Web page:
Patrick (2019)

aka De Patrick

2020 #221
Tim Mielants | 96 mins | digital (HD) | 2.39:1 | Belgium & Netherlands / Flemish, Dutch, French, English & German

Patrick

Patrick’s hammer is missing. More accurately, one of Patrick’s hammers is missing — he has seven, of different sizes, arranged in a neat row on a bespoke wall mount, and the middle one is no longer there. Patrick is the handyman at a nudist campsite run by his father, who is old and sick. The head of the residents’ council is a busybody; his wife is secretly sleeping with Patrick, not that Patrick seems to care. A famous musician Patrick has never heard of arrives to stay, followed by his pretty but frustrated girlfriend. Then Patrick’s father dies. But, most importantly, Patrick’s hammer is still missing. Fortunately, a former police officer friend turns up to pay his respects, and gives Patrick advice on how to find his hammer — so Patrick launches his investigation.

To sum Patrick up as “Agatha Christie meets the Coen brothers in a nudist camp” doesn’t feel too wide of the mark. Okay, there’s no murder, so perhaps mystery-genre fans could think of a better (though, unavoidably, less famous) author than Christie to sub in. But the fact remains that the missing hammer isn’t just a story hook to hang something else on: it’s a solid mystery narrative, with clues and red herrings and twists. Conversely, it’s not just a mystery, which is where the second comparison comes in. The overall quirky, just-left-of-reality, slightly-heightened tone evokes the Coens’ work, without (thank goodness) being a rip-off. It’s very much a comedy-drama, in that it’s not out-and-out seeking to provoke laughs, but it’s frequently absurd to the point of being laughable — although, with What We Do in the Shadows’ Jemaine Clement among the supporting cast, you can be assured of some genuinely humorous moments too.

One element that isn’t mined for amusement, to the film’s credit, is the nudity. Equally, if you’re the kind of person who hears “set in a nudist camp” and thinks “wah-hey!”, don’t get your hopes up. These are real nudists, not pretty movie ones: middle-aged to older, with lumpy flesh wobbling around all over the place. The one conventionally attractive member of the cast (Hannah Hoekstra as the musician’s girlfriend, Nathalie) remains clothed. Indeed, the positive aspect of how the film treats nudity is that… it doesn’t really treat it at all. It’s doesn’t use the nudity for laughs, nor does it sexualise it, nor does it linger on it, nor does it avoid it. It’s just there; a fact of life. This story takes place in a nudist camp, so people are naked — that’s that. Even if all sorts of bits flopping about strikes you as giggle-worthy at first, before too long you stop even noticing.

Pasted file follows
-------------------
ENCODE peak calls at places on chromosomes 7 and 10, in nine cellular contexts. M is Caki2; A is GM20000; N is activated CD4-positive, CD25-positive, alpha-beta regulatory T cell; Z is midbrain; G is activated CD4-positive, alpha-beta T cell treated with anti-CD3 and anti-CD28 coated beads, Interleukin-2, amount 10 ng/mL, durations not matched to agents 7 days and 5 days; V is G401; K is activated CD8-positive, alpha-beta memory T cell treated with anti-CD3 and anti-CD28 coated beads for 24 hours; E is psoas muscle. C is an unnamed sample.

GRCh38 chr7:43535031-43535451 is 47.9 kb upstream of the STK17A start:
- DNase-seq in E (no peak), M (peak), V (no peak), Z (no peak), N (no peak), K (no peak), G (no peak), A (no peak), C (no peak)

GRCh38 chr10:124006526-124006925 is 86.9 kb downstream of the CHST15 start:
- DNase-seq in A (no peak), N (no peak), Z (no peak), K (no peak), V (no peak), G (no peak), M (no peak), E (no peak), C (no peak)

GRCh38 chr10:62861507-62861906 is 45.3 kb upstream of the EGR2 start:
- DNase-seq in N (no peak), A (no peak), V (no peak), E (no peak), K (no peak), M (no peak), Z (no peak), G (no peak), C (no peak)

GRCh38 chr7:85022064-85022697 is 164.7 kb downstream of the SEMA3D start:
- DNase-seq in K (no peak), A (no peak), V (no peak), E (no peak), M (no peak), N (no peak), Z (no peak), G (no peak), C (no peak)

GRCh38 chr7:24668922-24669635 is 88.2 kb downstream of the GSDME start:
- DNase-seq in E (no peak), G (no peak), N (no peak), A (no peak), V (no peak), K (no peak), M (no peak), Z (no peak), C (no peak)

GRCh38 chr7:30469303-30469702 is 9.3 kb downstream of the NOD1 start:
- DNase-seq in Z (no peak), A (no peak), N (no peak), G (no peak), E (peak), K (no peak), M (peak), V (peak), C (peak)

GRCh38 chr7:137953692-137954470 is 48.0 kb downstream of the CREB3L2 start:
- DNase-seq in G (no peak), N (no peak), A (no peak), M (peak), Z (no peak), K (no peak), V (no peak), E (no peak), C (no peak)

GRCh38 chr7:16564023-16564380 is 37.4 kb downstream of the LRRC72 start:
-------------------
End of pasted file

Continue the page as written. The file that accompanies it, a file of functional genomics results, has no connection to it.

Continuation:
Anyone could have taken it

What is often visually appealing is Frank van den Eeden’s cinematography. There are some beautiful shots and scenes, from your obvious screen-cap-able pretty lensing (like a funeral where the whole camp are scattered around a smoke-filled forest), but the way the camera moves, with slow pans (like the one when Nathalie first visits Patrick’s workshop), or clever angles (like when Patrick has to climb out of a tipped-over caravan).

The combination of all of the above made me rather love Patrick. While the limits of a five-star rating system mean I’m only going to give it a 4 for now, it’s sort of a 4+, thanks to a litany of great shots and moments that spike above the overall quality of the film (which, I should make clear, is still high). It’s a movie that appeals to my taste: unmistakably absurd, but without revelling in that absurdity to the point where the wheels of momentum come off and it all falls apart. It satisfies as a mystery; as a pillorying of the politicking that goes on in small organisations; and as a character study of a man who just wants to find his hammer.

4 out of 5

Patrick is streaming on AMPLIFY! from today until 17th November. It’s on general UK release from 20th November.

It placed 16th on my list of The Best Films I Saw in 2020.

Disclosure: I’m working for AMPLIFY! as part of FilmBath. However, all opinions are my own, and I benefit in no way (financial or otherwise) from you following the links in this post or making purchases.

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